Income tax thresholds have been frozen for six years, meaning more and more pensioners on low incomes are likely to have to pay tax on their income.
While the full state pension is under the personal allowance, it is a form of taxable income.
The sum rises annually via the triple lock, but with tax allowance not increasing until 2028, pensioners could near or head further into the 20 per cent basic rate tax band.
Alice Guy, head of pension and savings interactive investor, explained: “Frozen tax thresholds mean that more pensioners on low incomes are paying tax as their income rises with inflation but the tax thresholds remain the same.”
The threshold for paying income tax is currently £12,570
The threshold for paying income tax is currently £12,570 and any taxable income above that level will be taxed at 20 per cent, until the income goes into a higher tax band.
Ms Guy explained: “The threshold for paying income tax is expected to stay at the same level until 2028 meaning pensioners pay tax on more and more of their income over time.
“Freezing tax thresholds is the ultimate stealth tax as not many people take much notice of tax thresholds.
“In a time of high inflation, it’s an especially effective policy and will have a big impact on people’s spending power over time.
The state pension forms the bedrock of retirement for many people, with one in five retirees relying on the payment as their only source of income.
The full new state pension is currently £203.85 per week, or around £10,600 a year.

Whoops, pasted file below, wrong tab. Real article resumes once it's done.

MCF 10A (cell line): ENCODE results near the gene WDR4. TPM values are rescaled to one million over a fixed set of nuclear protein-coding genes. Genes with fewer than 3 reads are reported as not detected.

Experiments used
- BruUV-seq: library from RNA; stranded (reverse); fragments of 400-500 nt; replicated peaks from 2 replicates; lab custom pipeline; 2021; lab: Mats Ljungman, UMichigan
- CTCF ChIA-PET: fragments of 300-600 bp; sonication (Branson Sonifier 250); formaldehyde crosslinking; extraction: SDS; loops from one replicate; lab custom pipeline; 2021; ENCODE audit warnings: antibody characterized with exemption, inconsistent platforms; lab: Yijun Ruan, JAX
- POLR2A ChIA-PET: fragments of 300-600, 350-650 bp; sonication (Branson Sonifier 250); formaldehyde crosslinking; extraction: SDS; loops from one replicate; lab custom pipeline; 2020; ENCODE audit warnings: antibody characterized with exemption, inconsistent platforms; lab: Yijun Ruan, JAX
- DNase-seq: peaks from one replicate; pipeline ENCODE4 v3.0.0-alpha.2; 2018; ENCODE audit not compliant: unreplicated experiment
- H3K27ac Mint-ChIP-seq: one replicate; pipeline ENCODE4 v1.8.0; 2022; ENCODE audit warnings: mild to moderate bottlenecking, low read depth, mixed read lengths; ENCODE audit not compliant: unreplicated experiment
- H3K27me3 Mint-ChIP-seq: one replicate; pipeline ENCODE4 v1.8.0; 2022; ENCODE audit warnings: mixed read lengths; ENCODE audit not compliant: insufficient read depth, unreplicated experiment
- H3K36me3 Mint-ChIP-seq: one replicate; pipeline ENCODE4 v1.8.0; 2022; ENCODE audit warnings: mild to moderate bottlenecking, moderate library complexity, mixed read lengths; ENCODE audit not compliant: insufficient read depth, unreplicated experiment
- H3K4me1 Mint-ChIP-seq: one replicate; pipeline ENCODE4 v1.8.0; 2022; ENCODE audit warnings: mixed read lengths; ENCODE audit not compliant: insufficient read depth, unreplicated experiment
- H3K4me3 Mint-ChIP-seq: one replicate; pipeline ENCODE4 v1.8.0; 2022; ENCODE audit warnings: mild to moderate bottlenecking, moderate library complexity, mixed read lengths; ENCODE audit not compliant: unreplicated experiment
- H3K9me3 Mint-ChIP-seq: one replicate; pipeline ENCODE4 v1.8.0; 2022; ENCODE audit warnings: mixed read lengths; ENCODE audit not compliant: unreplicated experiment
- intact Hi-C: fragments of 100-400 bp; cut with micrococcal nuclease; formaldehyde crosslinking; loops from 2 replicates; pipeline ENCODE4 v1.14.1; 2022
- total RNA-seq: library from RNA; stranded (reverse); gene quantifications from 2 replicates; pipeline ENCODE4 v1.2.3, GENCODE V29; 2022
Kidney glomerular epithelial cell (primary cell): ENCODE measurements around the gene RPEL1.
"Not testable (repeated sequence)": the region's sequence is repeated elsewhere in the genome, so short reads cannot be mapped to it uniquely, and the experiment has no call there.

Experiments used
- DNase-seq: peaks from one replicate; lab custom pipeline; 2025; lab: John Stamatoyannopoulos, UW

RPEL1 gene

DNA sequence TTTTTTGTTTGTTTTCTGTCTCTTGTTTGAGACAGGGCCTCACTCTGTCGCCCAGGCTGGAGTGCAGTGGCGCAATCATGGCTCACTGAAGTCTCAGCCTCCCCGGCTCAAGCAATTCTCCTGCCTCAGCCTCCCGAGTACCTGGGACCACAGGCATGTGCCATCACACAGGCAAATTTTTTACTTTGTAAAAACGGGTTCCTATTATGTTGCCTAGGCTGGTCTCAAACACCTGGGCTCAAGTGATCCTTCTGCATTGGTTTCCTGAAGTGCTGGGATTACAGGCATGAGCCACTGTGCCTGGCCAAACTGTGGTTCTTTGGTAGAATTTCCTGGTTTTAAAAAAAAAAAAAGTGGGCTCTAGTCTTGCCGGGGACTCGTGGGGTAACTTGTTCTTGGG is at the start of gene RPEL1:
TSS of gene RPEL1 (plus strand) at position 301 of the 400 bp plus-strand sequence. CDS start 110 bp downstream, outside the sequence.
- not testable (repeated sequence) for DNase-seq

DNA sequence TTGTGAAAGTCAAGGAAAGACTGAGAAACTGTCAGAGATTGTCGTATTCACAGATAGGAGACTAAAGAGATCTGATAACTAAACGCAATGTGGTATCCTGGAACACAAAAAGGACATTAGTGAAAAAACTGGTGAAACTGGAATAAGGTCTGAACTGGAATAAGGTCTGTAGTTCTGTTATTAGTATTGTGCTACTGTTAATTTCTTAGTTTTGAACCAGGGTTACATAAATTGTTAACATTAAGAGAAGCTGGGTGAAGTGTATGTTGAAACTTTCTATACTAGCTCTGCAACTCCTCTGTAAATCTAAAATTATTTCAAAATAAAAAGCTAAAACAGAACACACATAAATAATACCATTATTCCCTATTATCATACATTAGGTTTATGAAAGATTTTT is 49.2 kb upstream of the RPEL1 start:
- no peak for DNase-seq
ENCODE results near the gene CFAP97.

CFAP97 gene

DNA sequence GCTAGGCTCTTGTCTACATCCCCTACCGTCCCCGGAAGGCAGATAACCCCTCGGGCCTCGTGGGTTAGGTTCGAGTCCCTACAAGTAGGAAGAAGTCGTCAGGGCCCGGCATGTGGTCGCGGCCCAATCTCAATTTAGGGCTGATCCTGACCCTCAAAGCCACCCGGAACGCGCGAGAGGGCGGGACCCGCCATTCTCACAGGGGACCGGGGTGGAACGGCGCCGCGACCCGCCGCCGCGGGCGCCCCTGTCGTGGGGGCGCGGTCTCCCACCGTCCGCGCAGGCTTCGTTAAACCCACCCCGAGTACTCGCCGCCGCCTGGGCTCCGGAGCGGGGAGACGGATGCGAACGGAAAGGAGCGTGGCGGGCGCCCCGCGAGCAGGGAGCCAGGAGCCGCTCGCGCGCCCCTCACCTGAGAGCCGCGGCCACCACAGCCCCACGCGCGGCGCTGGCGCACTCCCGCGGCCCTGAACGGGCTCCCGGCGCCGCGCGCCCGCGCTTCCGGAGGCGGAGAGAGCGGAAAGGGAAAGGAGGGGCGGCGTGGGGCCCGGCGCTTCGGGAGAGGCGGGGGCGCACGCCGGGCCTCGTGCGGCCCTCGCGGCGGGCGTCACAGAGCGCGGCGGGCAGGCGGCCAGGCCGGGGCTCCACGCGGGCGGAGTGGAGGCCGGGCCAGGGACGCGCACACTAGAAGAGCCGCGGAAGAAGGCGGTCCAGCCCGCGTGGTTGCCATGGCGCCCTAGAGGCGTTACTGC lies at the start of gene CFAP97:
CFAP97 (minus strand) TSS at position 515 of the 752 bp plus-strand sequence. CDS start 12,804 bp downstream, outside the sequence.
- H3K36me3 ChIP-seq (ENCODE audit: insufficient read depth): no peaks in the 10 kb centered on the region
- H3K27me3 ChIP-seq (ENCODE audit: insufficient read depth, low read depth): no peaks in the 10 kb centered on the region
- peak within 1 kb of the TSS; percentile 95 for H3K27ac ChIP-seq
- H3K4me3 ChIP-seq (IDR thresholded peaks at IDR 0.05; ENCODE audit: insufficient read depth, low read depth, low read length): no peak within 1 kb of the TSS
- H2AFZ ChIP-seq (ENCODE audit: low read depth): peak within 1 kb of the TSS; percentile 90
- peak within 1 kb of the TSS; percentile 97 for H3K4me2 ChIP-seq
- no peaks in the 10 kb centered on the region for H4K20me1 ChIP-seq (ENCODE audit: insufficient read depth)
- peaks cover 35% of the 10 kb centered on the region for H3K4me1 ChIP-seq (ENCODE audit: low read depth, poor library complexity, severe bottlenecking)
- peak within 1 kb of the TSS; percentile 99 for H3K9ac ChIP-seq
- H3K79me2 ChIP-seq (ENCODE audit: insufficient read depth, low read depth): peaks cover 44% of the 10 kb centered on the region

Meanwhile, the full basic state pension is currently £156.20 per week or around £8,122.
Linda Cobley, 72, is calling on the Government to cancel the six-year freeze to the personal allowance.
Recalling the discovery, she said: “I thought, ‘That can’t be right’. But then, when we looked into it, we realised the Government are pumping up themselves by saying we’re giving the pensioners a 10.1 per cent pay rise – but they are freezing their tax allowance!”
A Treasury spokesperson said: “Our older population have the right to security and dignity in retirement which is why this year we provided the biggest ever cash increase to the state pension, a 10.1 per cent rise, which comes on top of extra direct cash payments worth up to £1,350 each to support with cost of living challenges and protection from rises in energy bills.
“We have taken three million people out of paying tax altogether since 2010 through raising personal thresholds, and the Chancellor has said he wants to lower the tax burden further but sound money must come first.”